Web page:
Notes :
17. See Ronald Ferrier, History of the British Petroleum Company, vol. 1 (Cambridge, UK: Cambridge University Press, 1982), 220–232.

18. A.R.C. Cooper, “A Visit to the Anglo Persian Oilfields,” Journal of the Royal Central Asian Society 13, no. 2 (1926): 153.

19. “Correspondence with Architects J.M.Wilson, H.C.Mason & Partners: 1927-1951”, BP 68848; George Thomson, “Abadan in Its Early Days,” Naft 7, no. 4 (July 1931): 14–18; Lindsey-Smith, “J.M. The Story of an Architect”; Crinson, “Abadan: Planning and Architecture under the Anglo-Iranian Oil Company.”

20. Touraj Atabaki, “Far from Home, but at Home; Indian Migrant Workers in the Iranian Oil Industry,” 2014; Rasmus Elling, “On Lines and Fences; Labor, Community and Violence in an Oil City,” 2014.

21. BP 68779, “Correspondence with A.T Wilson Deputy British Commissioner Turco Persian Frontier Commission, November 1914-July 1919”, 1 November 1918.

22. Thomson, “Abadan in Its Early Days.”

23. The physical devastation of Abadan during the Iran-Iraq war (1980-1988) has led to the destruction of relevant local archives stored in the city, such as police and customs records. Many of these records were not duplicated for the provincial and national headquarters. Thus far I have been unable to locate relevant records. Oral interviews have also proved difficult and of little value thus far, as there is general acknowledgment of the significance of sex workers, but little else in terms of substantial ethnographic information (see footnote 26 below).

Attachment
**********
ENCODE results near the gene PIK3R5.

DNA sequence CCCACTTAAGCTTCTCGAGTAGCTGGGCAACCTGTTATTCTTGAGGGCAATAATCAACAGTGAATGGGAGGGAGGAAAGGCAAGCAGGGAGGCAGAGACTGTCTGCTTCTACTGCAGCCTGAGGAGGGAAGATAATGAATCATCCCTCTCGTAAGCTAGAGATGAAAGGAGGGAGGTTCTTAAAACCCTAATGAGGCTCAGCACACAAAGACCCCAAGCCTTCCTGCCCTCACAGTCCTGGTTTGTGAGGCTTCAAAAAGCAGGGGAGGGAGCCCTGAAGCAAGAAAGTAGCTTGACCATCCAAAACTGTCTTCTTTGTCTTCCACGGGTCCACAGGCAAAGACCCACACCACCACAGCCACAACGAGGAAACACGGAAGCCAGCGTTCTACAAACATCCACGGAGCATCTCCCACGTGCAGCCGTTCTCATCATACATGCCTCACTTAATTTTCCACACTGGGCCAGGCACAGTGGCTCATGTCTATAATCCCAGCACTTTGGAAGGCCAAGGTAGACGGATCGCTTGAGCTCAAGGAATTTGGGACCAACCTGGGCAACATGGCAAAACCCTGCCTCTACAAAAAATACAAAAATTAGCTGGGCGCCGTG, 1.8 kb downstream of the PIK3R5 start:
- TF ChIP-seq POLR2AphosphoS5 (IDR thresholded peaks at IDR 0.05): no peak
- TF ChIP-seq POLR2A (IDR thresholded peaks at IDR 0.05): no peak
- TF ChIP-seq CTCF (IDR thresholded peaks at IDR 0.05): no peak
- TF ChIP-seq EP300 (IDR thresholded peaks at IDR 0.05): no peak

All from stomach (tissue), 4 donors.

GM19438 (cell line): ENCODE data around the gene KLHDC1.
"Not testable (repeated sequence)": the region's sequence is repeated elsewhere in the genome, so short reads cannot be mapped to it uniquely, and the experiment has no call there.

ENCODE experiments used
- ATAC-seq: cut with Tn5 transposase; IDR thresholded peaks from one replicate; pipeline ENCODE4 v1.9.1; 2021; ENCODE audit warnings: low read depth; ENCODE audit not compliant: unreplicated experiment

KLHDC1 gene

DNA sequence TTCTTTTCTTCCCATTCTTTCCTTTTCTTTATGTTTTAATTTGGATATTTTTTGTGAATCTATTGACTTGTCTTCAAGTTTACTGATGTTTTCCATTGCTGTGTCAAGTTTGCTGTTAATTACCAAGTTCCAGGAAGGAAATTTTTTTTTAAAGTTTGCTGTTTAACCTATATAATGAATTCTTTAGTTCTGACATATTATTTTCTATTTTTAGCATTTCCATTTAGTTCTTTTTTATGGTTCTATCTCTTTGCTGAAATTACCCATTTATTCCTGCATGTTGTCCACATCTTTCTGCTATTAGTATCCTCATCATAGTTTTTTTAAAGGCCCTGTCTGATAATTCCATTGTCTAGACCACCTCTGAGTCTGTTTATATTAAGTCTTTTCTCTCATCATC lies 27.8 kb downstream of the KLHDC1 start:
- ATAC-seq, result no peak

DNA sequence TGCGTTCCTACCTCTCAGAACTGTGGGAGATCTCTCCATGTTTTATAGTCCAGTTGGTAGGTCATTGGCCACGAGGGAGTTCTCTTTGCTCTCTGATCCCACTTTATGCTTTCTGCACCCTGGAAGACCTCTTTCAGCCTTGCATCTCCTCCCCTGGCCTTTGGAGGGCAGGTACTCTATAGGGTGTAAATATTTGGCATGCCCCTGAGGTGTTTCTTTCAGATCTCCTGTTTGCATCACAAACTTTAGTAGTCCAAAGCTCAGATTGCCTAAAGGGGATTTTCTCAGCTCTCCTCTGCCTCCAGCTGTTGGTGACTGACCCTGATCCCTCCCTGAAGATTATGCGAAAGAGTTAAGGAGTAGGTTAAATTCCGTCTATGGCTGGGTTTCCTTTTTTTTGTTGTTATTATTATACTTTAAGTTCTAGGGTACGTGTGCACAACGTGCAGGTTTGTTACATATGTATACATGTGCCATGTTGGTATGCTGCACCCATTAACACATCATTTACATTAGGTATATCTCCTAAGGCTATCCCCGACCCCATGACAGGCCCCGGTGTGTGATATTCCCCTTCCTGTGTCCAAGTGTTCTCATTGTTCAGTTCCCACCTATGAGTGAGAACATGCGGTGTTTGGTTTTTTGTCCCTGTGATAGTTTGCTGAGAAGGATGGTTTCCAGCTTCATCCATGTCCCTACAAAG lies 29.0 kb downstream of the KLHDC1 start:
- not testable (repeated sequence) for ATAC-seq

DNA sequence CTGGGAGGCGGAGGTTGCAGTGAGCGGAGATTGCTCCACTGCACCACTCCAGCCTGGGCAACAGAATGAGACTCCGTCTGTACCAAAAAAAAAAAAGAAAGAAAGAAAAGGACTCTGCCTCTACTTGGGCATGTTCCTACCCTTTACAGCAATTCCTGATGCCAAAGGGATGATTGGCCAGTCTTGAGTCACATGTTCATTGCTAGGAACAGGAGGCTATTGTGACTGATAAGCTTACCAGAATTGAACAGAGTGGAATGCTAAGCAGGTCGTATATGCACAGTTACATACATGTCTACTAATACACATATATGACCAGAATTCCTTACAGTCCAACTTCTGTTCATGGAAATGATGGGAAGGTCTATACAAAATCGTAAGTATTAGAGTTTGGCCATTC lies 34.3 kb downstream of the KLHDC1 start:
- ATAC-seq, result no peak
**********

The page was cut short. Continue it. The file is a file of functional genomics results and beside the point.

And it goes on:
24. I have made several research trips to the BP Archives at the University of Warwick (2000, 2002, and 2003); in addition to the British Library, Royal Institute of British Architects; and the Iranian National Archives (2005-2007). This argument is also based on ethnographic research in Abadan and Khuzestan over a period of 18 months in 1989-1992. See Kaveh Ehsani, “Arshiv-e Sherkat-e BP; Daricheh-yi Digar Bara-ye Tahqiqat-e Irani [BP Archives; a New Window for Iranian Studies],” Goftogu, no. 30 (2001): 199–203.

25. Lahsaeizadeh, Jame’eh Shenasi-e Abadan; Abbasi-Shahni, Tarikh-e Masjed Soleyman; Yousefi,
Tarikh-e Khorramshahr; Ahmad Latifpour, Tarikh-e Dezful (Tehran: Farhang-e Maktoub, 2008); Shakiba, Negahi beh Tarikh-e Mahshahr; Emam Shushtari, Tarikh-e Joghrafiyayi-e Khuzestan; Ahmad Kasravi, Zendegani-e Man: Dah Sal dar ʻAdliyeh va Chera az ʻAdliyeh Birun Amadam (Tehran: N/P, 1944); Kasravi, Tarikh-e Pansad Saleh Khouzestan; Lorimer, GPG; Mahmoud Daneshvar, Didani-ha va Shenidaniha-ye Iran, 2 vols. (Tehran: Ferdowsi, 1948).

26. It must be added that the physical destruction of the city of Abadan and Khorramshahr during the Iran-Iraq war (1980-1988) are an additional cause of this absence, although many of these documents ought to have been duplicated as official correspondence, and be available in provincial center, Ahvaz, or the Capital, Tehran. My attempts at accessing such records or verifying their existence thus far have been unsuccessful.

27. Isak Dinesen, Last Tales (New York: Vintage Books, 1975), 99–105. Dinesen’s short story is about a visit to an aristocratic palace where the bed sheets from the wedding night of each heir are framed and displayed on the walls as proof of the consummation and continuity of the legitimacy of the bloodline. One frame contains a snow white and unstained sheet. Appearing like a blank page, unlike all the others, it is not a story of predictable continuity, and has its own mystery to tell.